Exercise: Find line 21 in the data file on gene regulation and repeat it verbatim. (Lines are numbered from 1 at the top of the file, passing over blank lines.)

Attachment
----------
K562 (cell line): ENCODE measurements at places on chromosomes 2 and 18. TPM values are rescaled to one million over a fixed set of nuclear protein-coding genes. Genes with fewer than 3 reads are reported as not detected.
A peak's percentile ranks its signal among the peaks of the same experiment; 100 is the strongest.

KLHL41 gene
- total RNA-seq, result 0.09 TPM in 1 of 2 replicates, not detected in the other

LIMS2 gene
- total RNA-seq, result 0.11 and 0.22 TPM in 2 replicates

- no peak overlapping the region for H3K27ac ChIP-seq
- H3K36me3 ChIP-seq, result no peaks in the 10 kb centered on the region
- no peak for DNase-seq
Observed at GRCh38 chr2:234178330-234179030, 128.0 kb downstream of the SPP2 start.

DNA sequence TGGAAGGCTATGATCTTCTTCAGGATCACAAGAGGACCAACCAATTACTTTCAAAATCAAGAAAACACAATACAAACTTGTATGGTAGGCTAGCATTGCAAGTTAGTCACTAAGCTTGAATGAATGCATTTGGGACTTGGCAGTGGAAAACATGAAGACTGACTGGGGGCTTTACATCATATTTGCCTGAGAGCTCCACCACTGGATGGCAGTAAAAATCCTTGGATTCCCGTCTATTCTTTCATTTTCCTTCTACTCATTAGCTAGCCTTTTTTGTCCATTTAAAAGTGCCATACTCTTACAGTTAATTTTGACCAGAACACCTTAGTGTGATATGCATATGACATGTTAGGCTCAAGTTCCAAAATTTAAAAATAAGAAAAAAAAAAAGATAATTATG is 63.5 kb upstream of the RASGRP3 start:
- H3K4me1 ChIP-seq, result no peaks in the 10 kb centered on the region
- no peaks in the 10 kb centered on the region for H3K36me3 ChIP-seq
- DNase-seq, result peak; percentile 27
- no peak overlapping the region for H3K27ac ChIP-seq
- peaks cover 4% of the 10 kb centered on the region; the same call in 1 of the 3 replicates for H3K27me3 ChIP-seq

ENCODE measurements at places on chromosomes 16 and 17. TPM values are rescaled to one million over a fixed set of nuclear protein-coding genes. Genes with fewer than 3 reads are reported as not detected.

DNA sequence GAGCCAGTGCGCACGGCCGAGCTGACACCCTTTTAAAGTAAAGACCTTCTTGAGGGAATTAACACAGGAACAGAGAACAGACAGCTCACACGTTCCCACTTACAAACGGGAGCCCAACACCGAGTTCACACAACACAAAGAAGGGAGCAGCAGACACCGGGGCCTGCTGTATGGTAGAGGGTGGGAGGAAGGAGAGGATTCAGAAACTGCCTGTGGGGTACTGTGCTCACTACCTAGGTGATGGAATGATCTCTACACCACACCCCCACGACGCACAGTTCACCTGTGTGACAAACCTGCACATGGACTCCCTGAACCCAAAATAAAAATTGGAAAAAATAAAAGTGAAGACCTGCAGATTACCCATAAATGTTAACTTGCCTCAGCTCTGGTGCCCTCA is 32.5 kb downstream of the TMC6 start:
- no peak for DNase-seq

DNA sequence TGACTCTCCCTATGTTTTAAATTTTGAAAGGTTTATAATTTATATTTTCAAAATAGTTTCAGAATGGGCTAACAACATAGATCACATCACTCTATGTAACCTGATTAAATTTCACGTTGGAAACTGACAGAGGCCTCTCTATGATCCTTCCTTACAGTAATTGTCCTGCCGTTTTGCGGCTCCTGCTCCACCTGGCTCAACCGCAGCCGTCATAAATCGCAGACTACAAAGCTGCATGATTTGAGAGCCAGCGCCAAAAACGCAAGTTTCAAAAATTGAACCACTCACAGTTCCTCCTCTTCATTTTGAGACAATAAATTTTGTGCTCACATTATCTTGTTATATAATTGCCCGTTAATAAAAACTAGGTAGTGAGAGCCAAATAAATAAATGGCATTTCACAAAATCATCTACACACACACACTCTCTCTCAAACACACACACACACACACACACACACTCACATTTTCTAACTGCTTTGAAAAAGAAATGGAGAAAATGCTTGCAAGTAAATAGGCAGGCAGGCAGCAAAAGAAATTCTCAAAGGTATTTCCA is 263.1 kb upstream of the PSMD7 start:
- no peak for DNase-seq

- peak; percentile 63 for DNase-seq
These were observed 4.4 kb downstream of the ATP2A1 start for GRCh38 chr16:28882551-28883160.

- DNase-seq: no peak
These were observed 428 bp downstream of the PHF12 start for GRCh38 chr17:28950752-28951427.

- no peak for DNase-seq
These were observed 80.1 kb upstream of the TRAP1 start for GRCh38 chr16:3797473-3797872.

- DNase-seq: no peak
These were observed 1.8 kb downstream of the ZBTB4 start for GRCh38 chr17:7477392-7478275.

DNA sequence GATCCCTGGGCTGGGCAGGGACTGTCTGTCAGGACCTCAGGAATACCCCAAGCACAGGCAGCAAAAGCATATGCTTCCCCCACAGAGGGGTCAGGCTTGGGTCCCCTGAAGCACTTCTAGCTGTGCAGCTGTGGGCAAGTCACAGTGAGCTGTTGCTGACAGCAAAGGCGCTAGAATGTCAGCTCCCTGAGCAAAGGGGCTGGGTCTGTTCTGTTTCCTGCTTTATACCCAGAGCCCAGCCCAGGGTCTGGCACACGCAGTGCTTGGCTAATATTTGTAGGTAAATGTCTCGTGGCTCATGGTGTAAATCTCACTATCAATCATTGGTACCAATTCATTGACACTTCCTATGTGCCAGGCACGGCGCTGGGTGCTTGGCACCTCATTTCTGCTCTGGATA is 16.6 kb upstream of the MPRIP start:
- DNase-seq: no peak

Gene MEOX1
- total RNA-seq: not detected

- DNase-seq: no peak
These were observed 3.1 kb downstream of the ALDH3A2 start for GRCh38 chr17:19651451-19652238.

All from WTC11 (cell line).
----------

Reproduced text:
- no peak for DNase-seq